My own pre-order frustration while waiting for the Samsung Galaxy S3 a while back was the spark that lit the fire. Lines clearly haven’t evolved for the digital age. I remember thinking that there must be a better way to not only solve the wait problem, but to test, accelerate, and leverage all of the fan enthusiasm around me to boost brand awareness, acquire new customers, and validate product/market fit. Our smart line solution evolved as the means to do exactly that.

We’ve also found a lot of inspiration in the way that Walt Disney has contributed to the management of physical lines. Turns out that many of the principles of queueing psychology also translate very well to virtual line systems in ways that have never been done before.

SUB:What were the first steps you took in establishing the company?

Sanchis: We performed customer discovery surveys, conducted market, partner, and user research, and thoroughly tested the concepts. We also found complementary partners and advisors, filed a patent on our dynamic queue, and structured the company with the skill sets necessary to get us where we knew we needed to be.

SUB:How did you come up with the name? What is the story or meaning behind it?

Sanchis: The term ‘queue,’ of course, refers to what we North Americans call a ‘line.’ ‘Queue’ felt like a more elegant way to refer to a line and it suggests future growth well beyond the U.S. borders, which is absolutely our intent. We want our name to become synonymous with technologies that streamline demand chain management for empowering both brands and users in new, innovative ways. We want to flip the emotional association people have had with queueing—which has been, until now, an uncomfortable, frustrating experience—and to invoke positive feelings about what can and should be an incredibly rewarding, social, and engaging experience.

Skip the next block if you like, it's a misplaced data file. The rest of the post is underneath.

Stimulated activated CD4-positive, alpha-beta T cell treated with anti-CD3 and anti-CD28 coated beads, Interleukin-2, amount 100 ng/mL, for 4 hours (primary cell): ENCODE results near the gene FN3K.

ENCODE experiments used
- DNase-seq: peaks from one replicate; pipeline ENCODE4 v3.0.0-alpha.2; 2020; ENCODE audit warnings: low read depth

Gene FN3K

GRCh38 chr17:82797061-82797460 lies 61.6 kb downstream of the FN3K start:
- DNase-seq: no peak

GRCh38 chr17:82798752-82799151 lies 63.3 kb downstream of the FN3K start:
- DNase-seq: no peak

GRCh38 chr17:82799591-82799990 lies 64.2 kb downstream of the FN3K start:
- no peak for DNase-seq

Queue screenshot

SUB:What have the most significant challenges been so far to building the company?

Sanchis: We had to solve the engineering challenges of managing a highly dynamic queue at scale, integrating ecommerce fulfillment and payment data, and also tracking and measuring social media engagement. I’m pleased to say that we have now solved these challenges and will keep raising the bar as we build out new features.

SUB:How do you generate revenue or plan to generate revenue?

Sanchis: After our client closes the sale, we help them get their customers, their fans, to refer more customers, and if those new customers buy, then Queue gets a 10 percent commission on that sale. There is no cost and no risk. Queue’s solution brings in new, enthusiastic customers that the company would not have otherwise acquired, so for most companies that’s a no-brainer in addition to data and social reach.

SUB:What are your goals for Queue over the next year or so?

Sanchis: We are planning to expand the Queue platform with additional line-jumping actives, rewards, and social engagement, while expanding into post-launch loyalty programs. The more flexible our platform becomes, the easier it will become for our customers to tailor their product launch and brand campaigns to meet their specific needs.